Abstract

There is an international movement that advocates the establishment of quotas for women, especially in political and governmental positions. Partly as a result of its initiatives and efforts, countries have introduced legislation that endorses its spirit. These efforts have been important in addressing the gender gap; however, the means of articulating these legislative measures and implementing them vary from country to another. This article focuses on the textual formulation of the Quota Bill (2001) in Niger and how secularist and Islamist political elite women responded to it during the debate that led to its legal adoption.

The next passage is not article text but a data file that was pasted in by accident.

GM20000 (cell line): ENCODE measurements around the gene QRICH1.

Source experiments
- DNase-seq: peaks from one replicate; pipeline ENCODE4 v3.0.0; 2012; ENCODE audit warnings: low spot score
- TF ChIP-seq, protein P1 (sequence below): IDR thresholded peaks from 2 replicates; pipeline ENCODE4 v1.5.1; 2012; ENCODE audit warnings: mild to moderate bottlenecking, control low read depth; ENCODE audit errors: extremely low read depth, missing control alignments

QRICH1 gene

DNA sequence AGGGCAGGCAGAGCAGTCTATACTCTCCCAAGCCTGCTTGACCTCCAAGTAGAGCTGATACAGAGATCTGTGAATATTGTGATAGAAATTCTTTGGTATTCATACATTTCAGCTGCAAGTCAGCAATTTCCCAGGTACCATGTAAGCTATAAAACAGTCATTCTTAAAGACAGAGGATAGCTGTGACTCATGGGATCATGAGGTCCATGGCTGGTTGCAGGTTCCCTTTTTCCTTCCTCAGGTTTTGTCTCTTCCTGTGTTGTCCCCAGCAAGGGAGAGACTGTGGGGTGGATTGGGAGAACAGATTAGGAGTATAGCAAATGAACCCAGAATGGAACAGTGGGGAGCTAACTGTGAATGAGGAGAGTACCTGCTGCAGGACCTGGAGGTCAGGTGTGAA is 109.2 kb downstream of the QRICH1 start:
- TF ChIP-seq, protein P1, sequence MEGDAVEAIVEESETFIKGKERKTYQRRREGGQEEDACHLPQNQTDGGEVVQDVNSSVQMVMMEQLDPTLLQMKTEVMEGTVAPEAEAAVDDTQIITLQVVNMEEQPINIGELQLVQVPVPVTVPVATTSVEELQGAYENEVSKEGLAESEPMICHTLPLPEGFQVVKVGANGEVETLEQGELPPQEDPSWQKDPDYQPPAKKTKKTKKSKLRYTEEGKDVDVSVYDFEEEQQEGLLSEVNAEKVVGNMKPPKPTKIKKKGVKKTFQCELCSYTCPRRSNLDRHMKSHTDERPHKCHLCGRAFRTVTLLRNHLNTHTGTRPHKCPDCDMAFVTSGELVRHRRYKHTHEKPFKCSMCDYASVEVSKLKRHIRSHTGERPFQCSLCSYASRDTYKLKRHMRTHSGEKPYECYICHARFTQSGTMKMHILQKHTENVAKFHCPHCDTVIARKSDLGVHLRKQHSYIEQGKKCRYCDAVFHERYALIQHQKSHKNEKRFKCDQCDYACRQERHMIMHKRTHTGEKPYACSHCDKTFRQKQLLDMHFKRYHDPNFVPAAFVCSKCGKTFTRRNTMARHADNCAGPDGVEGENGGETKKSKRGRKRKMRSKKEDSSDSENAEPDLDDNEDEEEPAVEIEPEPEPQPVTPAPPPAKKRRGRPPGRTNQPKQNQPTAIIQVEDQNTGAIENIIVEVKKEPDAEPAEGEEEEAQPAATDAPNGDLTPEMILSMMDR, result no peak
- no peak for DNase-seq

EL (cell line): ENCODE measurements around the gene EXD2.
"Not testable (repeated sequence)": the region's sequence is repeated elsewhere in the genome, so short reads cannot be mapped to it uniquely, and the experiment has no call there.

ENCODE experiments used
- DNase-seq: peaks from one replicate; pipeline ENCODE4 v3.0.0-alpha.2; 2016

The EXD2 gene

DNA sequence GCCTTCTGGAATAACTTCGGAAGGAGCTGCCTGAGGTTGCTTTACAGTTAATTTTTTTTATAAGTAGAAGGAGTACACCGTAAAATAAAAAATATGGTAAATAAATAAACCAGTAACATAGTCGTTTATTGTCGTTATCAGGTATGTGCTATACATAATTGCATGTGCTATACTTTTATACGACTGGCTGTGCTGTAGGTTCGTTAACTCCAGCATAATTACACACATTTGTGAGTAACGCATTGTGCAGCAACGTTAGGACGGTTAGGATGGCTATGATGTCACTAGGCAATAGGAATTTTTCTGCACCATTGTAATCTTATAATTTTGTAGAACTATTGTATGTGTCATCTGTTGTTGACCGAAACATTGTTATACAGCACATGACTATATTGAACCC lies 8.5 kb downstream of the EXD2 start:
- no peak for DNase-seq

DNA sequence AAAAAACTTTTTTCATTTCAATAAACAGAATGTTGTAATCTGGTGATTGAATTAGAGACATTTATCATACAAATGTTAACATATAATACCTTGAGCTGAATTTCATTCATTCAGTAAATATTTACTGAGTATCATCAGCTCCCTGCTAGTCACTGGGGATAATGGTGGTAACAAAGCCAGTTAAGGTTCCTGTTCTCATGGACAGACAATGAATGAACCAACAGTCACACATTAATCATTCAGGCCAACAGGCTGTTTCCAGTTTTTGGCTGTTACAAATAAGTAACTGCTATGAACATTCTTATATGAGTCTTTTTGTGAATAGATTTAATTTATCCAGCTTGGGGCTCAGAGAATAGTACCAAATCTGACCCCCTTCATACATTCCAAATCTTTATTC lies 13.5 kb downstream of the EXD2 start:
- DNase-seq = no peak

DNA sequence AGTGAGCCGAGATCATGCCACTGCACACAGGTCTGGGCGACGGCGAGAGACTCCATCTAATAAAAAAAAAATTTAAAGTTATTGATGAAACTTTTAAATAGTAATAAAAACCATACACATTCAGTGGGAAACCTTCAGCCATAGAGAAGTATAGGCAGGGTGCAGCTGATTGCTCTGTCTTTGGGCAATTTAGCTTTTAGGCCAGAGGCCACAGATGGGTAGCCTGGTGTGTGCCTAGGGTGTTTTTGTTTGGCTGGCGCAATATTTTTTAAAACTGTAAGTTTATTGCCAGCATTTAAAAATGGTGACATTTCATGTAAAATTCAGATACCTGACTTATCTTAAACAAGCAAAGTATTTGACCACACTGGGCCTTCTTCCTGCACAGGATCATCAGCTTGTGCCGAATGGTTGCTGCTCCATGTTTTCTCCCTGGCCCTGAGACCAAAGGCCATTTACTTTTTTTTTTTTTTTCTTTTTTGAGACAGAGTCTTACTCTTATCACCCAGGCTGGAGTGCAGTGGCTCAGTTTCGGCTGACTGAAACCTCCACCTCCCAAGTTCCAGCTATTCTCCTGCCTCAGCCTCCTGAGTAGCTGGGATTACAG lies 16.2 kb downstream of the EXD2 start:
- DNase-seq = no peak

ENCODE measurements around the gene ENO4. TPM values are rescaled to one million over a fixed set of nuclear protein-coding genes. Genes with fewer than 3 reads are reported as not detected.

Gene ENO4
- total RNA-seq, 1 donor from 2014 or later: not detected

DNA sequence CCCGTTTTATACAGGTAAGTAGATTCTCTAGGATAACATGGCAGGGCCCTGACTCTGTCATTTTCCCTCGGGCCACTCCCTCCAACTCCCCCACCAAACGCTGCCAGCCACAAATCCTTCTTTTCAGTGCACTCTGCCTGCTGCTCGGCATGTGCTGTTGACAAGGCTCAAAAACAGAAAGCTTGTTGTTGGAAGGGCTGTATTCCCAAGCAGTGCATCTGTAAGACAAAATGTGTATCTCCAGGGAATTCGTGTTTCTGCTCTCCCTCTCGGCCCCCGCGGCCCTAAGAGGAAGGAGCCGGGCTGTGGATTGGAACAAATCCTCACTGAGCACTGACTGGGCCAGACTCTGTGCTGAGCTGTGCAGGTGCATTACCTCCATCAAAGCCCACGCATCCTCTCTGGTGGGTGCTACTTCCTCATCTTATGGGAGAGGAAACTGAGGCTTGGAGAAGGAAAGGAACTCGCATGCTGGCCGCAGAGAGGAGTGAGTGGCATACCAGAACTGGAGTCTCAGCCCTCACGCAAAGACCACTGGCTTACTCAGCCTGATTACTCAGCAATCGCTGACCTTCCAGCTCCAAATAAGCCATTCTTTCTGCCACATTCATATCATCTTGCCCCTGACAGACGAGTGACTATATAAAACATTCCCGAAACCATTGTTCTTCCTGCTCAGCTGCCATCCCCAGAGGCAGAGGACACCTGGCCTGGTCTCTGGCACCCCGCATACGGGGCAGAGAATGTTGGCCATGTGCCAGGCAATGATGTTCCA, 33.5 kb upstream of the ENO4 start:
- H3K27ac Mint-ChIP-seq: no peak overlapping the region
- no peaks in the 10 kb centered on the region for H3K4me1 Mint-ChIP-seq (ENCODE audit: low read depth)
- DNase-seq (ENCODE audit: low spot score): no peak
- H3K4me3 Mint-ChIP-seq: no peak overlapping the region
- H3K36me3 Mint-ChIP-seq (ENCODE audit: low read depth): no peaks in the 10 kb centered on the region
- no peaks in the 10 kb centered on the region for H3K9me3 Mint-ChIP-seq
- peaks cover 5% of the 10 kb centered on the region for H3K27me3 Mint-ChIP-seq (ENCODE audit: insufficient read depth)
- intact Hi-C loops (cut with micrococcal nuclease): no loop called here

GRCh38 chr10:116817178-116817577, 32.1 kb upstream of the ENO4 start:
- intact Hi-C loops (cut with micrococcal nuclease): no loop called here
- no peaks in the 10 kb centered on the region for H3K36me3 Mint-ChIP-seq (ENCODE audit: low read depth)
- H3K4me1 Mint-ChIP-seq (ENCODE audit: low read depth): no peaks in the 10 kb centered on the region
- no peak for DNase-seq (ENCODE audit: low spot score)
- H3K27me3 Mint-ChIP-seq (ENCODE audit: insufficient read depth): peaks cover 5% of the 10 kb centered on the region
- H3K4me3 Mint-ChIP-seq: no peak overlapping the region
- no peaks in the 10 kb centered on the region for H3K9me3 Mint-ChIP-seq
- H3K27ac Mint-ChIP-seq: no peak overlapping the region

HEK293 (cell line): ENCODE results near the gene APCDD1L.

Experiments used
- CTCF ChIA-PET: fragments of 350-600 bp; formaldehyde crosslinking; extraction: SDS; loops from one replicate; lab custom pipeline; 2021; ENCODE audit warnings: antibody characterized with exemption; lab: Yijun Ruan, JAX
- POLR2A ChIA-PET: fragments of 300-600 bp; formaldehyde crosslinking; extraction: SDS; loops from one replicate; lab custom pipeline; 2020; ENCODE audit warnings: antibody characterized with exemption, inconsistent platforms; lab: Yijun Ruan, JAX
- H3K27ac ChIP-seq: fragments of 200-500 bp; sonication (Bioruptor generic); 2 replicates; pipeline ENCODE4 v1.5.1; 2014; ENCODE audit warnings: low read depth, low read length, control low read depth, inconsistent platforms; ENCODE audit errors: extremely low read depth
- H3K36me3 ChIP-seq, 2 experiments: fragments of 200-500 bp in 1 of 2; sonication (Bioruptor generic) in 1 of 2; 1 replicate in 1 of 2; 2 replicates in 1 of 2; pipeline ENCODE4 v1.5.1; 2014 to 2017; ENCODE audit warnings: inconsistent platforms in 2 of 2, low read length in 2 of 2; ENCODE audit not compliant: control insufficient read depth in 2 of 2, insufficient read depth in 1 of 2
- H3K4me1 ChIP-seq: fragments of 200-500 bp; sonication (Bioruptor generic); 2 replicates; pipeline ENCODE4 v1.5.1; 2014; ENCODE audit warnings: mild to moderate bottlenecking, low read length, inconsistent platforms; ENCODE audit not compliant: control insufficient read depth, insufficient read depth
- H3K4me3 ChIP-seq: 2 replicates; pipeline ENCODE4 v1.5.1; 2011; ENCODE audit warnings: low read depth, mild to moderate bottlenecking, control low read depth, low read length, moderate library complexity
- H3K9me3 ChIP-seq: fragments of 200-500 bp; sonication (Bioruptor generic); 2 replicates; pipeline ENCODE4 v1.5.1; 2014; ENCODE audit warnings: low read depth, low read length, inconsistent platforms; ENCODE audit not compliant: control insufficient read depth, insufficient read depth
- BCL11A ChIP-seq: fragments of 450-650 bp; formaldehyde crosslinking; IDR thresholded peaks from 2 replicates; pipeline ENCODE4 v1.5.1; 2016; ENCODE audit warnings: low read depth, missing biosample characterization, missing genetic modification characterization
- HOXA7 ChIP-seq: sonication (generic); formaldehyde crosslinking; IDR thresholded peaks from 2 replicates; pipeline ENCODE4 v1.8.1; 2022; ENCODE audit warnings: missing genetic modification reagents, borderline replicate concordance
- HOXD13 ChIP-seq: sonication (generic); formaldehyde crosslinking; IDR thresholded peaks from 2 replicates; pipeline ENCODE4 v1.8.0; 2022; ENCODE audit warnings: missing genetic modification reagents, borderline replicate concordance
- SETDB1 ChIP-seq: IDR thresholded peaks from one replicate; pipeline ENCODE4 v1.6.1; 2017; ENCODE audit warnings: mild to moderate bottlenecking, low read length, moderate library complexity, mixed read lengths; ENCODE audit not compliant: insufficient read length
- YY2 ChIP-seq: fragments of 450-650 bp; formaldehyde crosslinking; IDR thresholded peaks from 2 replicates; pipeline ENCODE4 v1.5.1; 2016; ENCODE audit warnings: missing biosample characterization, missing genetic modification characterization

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Additional Information

ISSN
1527-1978
Print ISSN
0001-9887
Pages
pp. 21-36
Launched on MUSE
2008-04-03
Open Access
No
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